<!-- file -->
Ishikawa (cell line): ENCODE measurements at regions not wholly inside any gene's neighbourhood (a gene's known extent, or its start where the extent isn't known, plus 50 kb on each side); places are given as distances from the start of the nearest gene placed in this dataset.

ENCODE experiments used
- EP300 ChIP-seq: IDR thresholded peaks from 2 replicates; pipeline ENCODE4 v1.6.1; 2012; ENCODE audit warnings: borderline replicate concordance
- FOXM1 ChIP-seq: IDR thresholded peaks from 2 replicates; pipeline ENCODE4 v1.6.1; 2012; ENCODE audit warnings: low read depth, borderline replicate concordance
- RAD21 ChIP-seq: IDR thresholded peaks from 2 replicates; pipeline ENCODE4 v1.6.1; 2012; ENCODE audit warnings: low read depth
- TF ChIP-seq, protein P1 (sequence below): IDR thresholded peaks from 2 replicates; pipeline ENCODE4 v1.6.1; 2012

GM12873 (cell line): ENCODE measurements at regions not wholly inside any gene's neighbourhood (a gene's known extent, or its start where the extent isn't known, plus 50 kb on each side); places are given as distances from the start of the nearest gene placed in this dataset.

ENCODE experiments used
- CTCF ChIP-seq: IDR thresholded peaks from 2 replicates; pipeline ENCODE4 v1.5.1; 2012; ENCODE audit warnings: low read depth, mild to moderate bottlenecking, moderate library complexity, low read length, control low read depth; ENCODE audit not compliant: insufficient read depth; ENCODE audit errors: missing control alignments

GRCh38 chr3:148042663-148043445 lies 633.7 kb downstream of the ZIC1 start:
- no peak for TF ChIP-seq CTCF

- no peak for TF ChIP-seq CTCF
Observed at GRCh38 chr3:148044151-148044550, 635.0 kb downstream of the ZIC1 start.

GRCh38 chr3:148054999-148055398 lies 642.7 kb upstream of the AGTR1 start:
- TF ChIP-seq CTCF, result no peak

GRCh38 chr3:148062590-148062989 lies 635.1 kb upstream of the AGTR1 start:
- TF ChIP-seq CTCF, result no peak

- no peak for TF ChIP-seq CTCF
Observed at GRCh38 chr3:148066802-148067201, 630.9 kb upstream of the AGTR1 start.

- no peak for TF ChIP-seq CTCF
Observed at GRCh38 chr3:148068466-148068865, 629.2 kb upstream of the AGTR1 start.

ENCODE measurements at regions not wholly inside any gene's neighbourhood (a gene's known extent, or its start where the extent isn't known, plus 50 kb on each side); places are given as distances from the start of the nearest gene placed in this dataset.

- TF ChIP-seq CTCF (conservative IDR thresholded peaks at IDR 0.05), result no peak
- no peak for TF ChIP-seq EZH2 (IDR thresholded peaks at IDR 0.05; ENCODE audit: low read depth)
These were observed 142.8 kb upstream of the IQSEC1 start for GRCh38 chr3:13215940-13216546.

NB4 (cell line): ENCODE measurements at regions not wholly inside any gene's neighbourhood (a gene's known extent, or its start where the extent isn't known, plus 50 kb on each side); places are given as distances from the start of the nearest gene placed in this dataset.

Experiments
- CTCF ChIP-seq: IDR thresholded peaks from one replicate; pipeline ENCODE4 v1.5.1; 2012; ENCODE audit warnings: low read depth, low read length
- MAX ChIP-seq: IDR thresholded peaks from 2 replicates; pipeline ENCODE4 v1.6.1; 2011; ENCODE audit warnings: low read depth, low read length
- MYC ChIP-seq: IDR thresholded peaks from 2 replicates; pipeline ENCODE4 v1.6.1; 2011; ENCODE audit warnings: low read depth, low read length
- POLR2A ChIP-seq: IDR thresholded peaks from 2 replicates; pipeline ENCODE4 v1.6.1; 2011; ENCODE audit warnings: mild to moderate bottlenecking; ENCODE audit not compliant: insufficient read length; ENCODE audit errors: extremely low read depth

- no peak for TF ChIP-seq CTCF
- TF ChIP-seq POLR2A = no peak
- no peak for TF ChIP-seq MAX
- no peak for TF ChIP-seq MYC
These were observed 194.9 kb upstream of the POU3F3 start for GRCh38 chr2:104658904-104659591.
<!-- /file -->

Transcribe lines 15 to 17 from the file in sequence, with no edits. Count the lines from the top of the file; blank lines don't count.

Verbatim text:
- TF ChIP-seq CTCF, result no peak

GRCh38 chr3:148062590-148062989 lies 635.1 kb upstream of the AGTR1 start:
- TF ChIP-seq CTCF, result no peak